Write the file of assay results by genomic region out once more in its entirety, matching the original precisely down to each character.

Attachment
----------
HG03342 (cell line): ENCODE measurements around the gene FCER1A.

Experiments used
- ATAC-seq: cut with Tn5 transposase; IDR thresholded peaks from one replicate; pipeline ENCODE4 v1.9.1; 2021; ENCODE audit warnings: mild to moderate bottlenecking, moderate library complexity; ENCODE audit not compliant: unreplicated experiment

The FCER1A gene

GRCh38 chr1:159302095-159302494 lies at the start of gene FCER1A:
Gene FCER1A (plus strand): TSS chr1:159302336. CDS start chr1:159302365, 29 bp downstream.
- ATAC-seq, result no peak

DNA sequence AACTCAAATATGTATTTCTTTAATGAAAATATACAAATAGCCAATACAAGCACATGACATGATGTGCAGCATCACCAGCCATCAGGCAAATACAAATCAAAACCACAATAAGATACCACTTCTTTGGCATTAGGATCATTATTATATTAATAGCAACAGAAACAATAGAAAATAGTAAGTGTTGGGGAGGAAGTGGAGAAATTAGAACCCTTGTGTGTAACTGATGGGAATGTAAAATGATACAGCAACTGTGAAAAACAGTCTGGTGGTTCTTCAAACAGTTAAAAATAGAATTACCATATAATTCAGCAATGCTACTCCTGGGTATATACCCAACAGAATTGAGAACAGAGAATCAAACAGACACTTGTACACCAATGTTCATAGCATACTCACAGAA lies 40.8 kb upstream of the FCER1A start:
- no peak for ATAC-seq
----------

HG03342 (cell line): ENCODE measurements around the gene FCER1A.

Experiments used
- ATAC-seq: cut with Tn5 transposase; IDR thresholded peaks from one replicate; pipeline ENCODE4 v1.9.1; 2021; ENCODE audit warnings: mild to moderate bottlenecking, moderate library complexity; ENCODE audit not compliant: unreplicated experiment

The FCER1A gene

GRCh38 chr1:159302095-159302494 lies at the start of gene FCER1A:
Gene FCER1A (plus strand): TSS chr1:159302336. CDS start chr1:159302365, 29 bp downstream.
- ATAC-seq, result no peak

DNA sequence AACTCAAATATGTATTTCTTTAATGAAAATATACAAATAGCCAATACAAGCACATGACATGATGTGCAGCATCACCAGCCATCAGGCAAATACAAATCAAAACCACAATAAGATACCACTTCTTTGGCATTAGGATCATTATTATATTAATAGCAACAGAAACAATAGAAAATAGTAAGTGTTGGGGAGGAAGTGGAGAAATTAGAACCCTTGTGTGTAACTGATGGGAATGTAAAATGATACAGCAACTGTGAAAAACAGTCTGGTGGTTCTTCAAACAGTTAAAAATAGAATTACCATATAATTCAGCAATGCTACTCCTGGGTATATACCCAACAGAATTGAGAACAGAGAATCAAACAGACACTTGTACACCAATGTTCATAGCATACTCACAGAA lies 40.8 kb upstream of the FCER1A start:
- no peak for ATAC-seq